"News reader apps are created to be customized, and this maximizes the user experience on mobile devices. Mobile users value that customization."
The trend of mobile content aggregators also points to stage of market evolution that is being driven by an increase consumer sophistication and news consumption, he said.
News content in all its forms, ranging from current affairs to entertainment, is "by far the most commonly consumed content on the Web" and today, that readership is shifting to mobile devices. Therefore news reading apps are "not revolutionary but an evolution", Easwaramony pointed out, when asked if the trend--and demand--will be short-lived.
For Ovum's Renowden, the rise of content aggregator apps is part of a broader trend in the publishing industry toward providing digital content on touchscreen devices. "We've seen a lot of professional publishers focusing on selling digital editions of established print magazines, and consumer adoption is finally starting to pick up."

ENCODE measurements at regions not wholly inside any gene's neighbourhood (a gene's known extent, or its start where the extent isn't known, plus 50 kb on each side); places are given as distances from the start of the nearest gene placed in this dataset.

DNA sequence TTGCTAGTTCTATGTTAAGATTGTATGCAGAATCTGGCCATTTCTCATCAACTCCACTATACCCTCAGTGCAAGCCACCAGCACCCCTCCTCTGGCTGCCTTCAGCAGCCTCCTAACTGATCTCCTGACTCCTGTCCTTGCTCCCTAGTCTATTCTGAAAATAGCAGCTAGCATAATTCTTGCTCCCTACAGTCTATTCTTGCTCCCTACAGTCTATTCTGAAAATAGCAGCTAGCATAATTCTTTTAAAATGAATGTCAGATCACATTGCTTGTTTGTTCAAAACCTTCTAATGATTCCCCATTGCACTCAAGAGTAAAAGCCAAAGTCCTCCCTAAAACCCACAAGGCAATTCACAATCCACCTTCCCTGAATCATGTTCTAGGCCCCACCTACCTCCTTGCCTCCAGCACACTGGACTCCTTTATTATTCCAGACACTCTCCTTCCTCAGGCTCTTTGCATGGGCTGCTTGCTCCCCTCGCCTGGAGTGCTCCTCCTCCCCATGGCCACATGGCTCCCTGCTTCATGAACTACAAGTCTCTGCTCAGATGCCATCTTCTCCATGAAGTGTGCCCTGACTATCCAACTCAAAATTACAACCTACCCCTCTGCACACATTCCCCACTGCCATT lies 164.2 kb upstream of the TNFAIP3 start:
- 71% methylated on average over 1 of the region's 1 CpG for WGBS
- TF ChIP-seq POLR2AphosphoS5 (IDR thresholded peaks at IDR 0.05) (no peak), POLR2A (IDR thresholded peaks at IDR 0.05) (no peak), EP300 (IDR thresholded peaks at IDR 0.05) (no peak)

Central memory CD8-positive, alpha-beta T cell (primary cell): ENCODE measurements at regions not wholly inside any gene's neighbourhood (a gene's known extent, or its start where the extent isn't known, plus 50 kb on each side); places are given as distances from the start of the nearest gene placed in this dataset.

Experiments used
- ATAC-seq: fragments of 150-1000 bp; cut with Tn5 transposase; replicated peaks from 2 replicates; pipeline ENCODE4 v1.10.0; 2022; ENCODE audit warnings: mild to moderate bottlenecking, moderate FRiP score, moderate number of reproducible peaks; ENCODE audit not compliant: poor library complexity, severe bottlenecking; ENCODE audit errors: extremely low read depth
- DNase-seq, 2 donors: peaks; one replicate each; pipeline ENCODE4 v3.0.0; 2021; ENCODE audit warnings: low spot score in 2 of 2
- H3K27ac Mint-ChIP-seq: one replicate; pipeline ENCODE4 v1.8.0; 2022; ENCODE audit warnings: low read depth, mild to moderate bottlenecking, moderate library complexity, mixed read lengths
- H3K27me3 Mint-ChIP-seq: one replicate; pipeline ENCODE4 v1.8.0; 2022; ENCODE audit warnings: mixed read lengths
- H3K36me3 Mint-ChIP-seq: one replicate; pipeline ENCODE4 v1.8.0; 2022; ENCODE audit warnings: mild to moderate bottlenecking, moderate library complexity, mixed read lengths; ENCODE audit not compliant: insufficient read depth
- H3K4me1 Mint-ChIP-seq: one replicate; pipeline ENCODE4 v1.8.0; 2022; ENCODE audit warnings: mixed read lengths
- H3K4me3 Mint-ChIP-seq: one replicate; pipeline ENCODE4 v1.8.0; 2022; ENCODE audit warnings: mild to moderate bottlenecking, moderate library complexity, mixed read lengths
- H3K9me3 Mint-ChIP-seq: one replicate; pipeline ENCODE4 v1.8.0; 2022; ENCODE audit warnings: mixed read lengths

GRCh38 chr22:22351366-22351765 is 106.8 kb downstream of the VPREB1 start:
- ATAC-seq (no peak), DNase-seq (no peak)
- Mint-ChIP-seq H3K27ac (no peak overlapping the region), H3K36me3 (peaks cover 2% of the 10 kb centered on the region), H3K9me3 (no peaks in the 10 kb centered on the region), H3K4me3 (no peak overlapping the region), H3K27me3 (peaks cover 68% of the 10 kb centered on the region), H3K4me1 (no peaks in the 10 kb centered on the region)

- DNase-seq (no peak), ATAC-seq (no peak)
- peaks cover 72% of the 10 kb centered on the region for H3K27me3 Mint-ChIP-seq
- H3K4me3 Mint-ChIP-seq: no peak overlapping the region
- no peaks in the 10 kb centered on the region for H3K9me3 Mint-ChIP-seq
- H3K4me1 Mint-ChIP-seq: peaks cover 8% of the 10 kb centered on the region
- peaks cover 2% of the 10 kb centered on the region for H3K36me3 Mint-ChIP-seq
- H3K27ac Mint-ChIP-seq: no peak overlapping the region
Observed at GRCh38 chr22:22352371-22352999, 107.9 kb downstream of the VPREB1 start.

And with tablet adoption becoming mainstream, it becomes a "very competitive space" as content aggregators as well as mobile editions of publications jostle for users, he highlighted.
Content aggregators have received much media attention in recent months. One of them, Flipboard, which originally started out with an iPad application in 2010, reportedly received 1 million downloads of its iPhone app within a week it was released on Dec. 7 this year. Another one, Zite was acquired by news giant CNN in August last year.
In addition, Web giants have also joined the fray, with Yahoo launching Livestand in November, and Google setting up Currents on Dec. 9.
A Google spokesperson said in an e-mail statement that the reason behind Currents was to give users a "beautiful and intuitive way to browse and read content from their favorite Web sites on their mobile devices", as well as give publishers a platform to showcase their content.